An international group of plug-in electric vehicle (PEV) makers and charging station manufacturers gathered to test the capabilities of their products to successfully interact and meet specific vehicle charging protocols during a two-day, noncompetitive event held at CSE on April 7 and 8.
The testing symposium, organized by CSE, TU Dortmund University in Germany and the ISO/IEC 15118 Joint Working Group, was a way for the two PEV industry sectors to advance standardization of PEV charging that will support greater vehicle adoption, lower costs and help develop charging as a way to increase electrical grid reliability. More than 90 participants from 38 companies, universities and research centers worldwide attended.
Teams of automotive and electrical engineers representing seven auto companies brought both current production models and prototype electric vehicles to test their ability to “refuel” at any of the available charging stations regardless of the manufacturer and without complications. The companies participating included BMW, Ford, General Motors, Honda, Hyundai, Porsche and Volkswagen.
The electric vehicle charging stations included both direct-current and alternating-current systems that are currently in production as well as numerous “simulated” charging systems, consisting of laptop computers and communications hardware, to test various system components. Participating manufacturers included BTCPower, IES Synergy, Siemens, Signet Systems, Tritium and RWE Effizienz.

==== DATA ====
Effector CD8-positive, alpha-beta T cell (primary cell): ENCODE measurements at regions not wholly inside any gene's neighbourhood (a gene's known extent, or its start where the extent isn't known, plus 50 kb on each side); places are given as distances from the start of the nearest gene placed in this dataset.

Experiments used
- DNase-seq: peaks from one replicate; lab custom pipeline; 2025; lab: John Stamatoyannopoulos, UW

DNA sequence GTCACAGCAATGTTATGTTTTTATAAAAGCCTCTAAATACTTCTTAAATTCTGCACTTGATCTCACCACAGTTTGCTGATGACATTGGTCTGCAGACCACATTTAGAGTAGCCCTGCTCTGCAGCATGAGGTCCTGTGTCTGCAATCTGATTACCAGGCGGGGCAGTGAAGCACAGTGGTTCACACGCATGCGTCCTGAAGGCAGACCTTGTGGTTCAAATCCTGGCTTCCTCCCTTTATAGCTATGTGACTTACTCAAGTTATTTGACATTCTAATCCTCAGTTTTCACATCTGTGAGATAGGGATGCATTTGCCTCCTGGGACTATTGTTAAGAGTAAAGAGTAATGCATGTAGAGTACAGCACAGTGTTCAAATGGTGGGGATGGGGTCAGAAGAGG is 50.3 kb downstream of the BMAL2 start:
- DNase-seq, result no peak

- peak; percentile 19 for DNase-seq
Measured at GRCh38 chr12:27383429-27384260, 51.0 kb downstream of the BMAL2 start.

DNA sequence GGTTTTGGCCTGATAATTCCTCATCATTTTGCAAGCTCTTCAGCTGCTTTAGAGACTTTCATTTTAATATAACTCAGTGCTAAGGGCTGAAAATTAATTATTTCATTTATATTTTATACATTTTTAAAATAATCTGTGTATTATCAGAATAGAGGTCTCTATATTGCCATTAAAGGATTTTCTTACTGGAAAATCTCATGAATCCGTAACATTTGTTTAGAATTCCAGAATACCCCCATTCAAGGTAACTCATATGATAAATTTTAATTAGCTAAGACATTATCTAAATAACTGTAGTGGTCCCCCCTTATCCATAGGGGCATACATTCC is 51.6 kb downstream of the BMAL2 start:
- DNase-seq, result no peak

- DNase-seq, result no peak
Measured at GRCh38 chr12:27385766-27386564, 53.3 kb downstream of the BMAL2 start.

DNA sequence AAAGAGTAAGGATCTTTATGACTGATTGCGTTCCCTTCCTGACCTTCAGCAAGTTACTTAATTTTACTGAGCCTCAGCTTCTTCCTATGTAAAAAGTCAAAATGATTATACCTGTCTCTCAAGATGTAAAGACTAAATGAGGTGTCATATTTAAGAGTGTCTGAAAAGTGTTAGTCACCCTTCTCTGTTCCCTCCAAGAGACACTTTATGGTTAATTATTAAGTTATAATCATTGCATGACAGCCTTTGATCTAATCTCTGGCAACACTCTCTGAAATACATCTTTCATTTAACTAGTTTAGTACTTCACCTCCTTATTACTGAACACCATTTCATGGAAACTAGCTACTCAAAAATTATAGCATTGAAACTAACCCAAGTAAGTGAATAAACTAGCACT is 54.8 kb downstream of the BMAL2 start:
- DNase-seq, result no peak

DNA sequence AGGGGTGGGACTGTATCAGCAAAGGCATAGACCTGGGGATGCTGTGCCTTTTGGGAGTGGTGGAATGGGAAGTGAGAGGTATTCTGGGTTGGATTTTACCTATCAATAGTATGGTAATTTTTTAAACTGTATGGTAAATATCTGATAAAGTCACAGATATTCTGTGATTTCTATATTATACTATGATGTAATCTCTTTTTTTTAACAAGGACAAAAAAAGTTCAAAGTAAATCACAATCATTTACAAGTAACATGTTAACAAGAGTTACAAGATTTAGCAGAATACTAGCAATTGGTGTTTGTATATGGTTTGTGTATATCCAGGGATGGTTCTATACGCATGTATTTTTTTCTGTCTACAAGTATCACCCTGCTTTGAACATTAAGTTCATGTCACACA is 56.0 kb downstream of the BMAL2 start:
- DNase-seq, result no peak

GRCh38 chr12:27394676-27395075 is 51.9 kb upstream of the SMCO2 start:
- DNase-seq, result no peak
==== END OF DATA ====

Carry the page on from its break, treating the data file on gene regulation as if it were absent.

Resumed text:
According to Michelle Bogen, a CSE advanced energy projects associate, most all of the PEVs tested communicated successfully with the six production model chargers after numerous software and hardware tweaks.
Bogen said the overall purpose of the tests was to support further development and implementation of an international standard for PEV charging based on a communication protocol known as ISO 15118 that allows charging systems to work together seamlessly. CSE and partners KnGrid and RWE, leaders in vehicle-grid communications, are working on creating an advanced charging platform for integrating PEV charging with real-time grid conditions under a $1.5 million grant from the California Energy Commission.
The event demonstrated the feasibility of close communications and testing among competing PEV stakeholders, allowing them to work together “to find the unpredictable” system bugs, according to Jeff Koncsol of Vector Informatik, a German manufacturer of electronic control units.